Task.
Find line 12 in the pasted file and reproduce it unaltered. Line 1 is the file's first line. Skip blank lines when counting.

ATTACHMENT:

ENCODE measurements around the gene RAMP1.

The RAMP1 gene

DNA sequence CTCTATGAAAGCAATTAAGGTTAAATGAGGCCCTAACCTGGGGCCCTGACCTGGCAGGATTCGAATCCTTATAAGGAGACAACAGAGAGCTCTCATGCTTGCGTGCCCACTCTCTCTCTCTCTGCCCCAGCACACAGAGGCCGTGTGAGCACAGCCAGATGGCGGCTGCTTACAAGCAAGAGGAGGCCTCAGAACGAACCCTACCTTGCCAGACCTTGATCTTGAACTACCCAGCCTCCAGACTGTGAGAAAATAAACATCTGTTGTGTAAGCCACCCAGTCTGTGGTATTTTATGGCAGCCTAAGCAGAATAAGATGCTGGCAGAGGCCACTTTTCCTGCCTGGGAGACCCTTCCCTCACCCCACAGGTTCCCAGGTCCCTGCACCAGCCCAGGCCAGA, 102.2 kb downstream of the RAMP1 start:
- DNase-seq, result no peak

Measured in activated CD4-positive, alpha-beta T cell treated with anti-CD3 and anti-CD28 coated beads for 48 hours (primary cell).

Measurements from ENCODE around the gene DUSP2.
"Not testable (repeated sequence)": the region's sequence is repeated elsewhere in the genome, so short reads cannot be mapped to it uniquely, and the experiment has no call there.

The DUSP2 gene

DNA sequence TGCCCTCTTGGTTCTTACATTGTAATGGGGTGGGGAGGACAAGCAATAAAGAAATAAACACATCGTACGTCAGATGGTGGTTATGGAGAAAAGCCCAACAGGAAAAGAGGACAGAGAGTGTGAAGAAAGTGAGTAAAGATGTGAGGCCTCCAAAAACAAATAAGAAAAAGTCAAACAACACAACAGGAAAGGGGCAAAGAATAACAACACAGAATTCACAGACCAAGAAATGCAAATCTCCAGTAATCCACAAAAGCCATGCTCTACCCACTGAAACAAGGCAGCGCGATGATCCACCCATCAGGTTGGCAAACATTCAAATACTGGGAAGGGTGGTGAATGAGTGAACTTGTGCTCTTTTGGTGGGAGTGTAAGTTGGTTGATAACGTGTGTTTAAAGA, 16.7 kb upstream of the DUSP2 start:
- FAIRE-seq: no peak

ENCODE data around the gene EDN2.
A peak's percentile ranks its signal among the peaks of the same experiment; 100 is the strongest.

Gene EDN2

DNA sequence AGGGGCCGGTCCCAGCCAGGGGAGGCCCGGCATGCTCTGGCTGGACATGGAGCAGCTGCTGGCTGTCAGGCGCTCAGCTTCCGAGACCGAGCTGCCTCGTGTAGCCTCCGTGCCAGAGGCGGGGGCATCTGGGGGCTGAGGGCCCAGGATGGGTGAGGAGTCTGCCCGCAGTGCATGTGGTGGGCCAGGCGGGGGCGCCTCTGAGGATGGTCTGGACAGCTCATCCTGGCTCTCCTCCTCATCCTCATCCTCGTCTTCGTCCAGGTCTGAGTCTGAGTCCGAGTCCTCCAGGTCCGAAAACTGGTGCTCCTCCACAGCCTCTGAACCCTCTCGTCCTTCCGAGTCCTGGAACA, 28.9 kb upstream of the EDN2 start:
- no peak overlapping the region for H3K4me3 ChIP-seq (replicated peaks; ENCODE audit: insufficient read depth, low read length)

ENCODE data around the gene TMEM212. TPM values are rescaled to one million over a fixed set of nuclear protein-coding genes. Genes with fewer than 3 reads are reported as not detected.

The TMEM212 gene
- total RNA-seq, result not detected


A peak's percentile ranks its signal among the peaks of the same experiment; 100 is the strongest.